Townsville Bulletin - Townsville Eye : 2019-01-12
Escape : 23 : 23
aged man in grey slacks, a white shirt and neat coat walks quietly with a bag of groceries.
Thinking we will see a town soon where he bought his goods we are shocked to never find a town where he had come from.
And like a ghost he disappears again into the bush.
As you wind your way deeper into the desert the landscape changes from hills and rocky outcrops and deep valleys into soft sand.
The country is well set up for camping, with clean and reasonably priced sites available.
Campsites inside and outside of Namib-Naukluft National Park are well maintained and efficient.
It is important to time your trip well – the gates close to the dunes and if you are camping outside the park you need to exit before dark.
Just as important is to time when you drive in to look at the dunes – make sure you have water and a way to pump your tires.
There are three main dune sites – Dune 45, Sossusvlei and Deadvlei.
It takes a good 20 minutes to drive in while abiding the speed limit, and it is exhaustingly hot by midday, making it virtually impossible to enjoy the dunes.
Early morning and late afternoon are best. Time your trip so that you have ample time to walk, as all sites require a large amount of hiking to get to photographic vantage points of dead trees on the salt plains.
While your main goal might be to see the salt pans, the drive into the park is equally enjoyable as the massive dunes in the distance create a serene calming view, while yellow sand twirls and snakes across the road, whipped up by the wind. Gemsbok with 85cm horns roam the area in plentiful numbers. The unique creatures have adapted to survive – with white bellies, turning carbs into water and using cooled arterial blood to their advantage.
At Dune 45, the dunes change shape and shift with the wind, striking an intimidating pose on the horizon, but if you are looking to get in for a closer look, there is parking at its base where you can leave your vehicle and climb the 70m escarpment.
It is tough going but a once in a lifetime opportunity to conquer sand that’s five million years old. SKY HAS NO LIMIT AT THIS RESERVE The NamibRand Nature Reserve is one of Africa’s largest private nature reserves.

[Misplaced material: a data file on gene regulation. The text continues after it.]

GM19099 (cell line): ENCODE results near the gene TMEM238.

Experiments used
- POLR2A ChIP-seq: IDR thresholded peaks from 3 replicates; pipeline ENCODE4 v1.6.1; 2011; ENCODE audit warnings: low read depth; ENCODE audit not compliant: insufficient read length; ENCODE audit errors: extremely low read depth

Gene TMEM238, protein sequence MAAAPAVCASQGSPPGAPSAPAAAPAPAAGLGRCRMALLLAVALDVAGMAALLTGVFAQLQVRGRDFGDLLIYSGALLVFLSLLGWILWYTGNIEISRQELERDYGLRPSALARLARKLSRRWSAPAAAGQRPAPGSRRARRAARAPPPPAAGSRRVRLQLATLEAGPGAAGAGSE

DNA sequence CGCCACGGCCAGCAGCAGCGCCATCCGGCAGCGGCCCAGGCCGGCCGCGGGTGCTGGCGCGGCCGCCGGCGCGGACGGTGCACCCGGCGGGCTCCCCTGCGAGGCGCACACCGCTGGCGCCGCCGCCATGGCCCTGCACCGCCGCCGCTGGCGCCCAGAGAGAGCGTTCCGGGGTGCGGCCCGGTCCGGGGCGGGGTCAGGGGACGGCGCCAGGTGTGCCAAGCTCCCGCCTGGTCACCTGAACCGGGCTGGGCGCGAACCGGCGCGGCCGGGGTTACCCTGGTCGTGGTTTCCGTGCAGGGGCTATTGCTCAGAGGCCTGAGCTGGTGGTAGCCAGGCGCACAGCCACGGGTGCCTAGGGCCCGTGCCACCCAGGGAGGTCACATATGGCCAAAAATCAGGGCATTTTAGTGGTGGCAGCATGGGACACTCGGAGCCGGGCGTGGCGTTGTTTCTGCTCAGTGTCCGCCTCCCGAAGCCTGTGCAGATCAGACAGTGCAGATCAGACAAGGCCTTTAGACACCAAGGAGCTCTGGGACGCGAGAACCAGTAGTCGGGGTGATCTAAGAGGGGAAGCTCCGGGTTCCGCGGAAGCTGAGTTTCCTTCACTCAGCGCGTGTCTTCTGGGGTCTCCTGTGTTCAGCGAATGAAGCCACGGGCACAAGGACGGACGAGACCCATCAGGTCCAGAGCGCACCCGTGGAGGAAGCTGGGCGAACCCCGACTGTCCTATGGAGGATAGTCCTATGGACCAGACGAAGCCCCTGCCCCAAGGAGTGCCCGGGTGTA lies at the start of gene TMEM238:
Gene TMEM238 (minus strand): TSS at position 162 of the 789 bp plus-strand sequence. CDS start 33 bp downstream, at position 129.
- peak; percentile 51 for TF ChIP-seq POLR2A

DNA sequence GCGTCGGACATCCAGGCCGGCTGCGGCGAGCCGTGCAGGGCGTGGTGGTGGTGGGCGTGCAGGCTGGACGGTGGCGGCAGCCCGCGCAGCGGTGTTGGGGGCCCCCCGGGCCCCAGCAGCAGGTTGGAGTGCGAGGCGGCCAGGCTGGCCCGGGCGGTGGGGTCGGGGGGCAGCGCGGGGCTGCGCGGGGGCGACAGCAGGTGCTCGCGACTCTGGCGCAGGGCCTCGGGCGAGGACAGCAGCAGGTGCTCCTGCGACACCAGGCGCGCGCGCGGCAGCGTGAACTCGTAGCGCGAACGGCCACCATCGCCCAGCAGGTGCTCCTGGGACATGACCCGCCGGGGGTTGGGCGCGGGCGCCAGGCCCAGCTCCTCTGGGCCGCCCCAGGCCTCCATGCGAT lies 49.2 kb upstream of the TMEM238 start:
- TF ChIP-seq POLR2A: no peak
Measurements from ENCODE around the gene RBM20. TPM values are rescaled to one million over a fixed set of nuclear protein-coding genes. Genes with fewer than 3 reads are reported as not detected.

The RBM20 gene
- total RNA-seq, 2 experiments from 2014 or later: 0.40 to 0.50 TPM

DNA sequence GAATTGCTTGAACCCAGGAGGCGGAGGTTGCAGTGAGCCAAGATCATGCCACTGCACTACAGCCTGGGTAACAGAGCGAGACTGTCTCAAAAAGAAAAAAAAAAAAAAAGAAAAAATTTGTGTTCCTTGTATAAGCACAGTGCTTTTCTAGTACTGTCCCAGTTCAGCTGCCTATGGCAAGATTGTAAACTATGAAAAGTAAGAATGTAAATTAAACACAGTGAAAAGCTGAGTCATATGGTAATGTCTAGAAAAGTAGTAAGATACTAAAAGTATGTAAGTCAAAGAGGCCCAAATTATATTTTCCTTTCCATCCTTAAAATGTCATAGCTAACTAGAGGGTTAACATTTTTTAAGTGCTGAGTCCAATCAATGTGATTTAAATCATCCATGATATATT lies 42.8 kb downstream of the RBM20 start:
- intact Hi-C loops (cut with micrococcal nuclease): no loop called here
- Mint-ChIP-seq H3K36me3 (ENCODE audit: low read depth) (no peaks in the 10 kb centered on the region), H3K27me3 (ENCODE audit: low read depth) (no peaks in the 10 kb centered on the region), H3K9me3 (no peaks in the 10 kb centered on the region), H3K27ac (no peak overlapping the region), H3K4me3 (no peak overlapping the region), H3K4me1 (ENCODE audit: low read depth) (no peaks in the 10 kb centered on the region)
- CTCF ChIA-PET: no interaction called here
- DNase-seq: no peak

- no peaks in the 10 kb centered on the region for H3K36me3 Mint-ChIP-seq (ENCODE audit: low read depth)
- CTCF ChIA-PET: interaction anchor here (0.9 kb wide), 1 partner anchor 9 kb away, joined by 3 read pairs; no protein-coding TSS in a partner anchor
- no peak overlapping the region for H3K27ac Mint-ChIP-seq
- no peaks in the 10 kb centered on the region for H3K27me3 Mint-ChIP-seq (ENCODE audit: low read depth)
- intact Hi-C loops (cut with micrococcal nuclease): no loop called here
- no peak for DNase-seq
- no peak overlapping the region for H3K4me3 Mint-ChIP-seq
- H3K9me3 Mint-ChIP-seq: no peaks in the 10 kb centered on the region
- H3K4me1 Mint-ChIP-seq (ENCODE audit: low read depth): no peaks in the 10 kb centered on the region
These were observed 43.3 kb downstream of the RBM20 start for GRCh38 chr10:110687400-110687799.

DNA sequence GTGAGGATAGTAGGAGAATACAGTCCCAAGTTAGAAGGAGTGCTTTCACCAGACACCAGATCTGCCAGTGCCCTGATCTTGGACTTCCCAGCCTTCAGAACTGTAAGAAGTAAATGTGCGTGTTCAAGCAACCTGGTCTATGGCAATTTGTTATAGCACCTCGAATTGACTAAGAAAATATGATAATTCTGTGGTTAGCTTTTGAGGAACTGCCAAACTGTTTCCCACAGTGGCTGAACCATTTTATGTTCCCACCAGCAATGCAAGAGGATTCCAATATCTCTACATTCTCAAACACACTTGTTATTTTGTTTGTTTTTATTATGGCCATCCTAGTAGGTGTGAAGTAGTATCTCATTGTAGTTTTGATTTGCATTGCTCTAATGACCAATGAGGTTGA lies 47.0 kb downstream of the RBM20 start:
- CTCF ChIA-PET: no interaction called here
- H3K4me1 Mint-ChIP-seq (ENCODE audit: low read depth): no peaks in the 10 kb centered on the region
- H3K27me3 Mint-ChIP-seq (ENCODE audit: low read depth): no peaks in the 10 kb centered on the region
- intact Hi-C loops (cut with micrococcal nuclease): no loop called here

It was originally created to help protect the unique environment and wildlife of this part of Namibia.
Since then, the nature reserve has added a new element to its mission – to preserve the night sky above, making it one of the most spectacular stargazing destinations in the world.
The reserve’s efforts to preserve both the ecology of nature and the dark skies have been recognised by the International Dark Sky Association at the gold tier level, which awards the darkest skies around the world.
Its clear skies are thanks to the region’s dry air and almost zero air and light pollution.
On moonless nights thousands of individual stars fill the skies, with the Milky Way very clear.
You can also see Magellanic clouds and seldom seen zodiacal light, a triangular glow created when tiny dust particles orbiting the inner solar system scatter sunlight.
The Namib Desert Environmental Education Trust Centre offers educational programs for children year round, or you can stay in luxury at the &Beyond Sossusvlei Desert Lodge in the adjacent Namib-Naukluft National Park, with rooms that open up to the night sky and subtle downward lighting around the resort to enhance the darkness above. a escape.com.au 23 TOWNSVILLE EYE, Saturday, January 12, 2019 V1 - EYEE01Z01MA PRINTED AND DISTRIBUTED BY PRESSREADER PressReader.com +1 604 278 4604 ORIGINAL COPY . ORIGINAL COPY . ORIGINAL COPY . ORIGINAL COPY . ORIGINAL COPY . ORIGINAL COPY COPYRIGHT AND PROTECTED BY APPLICABLE LAW
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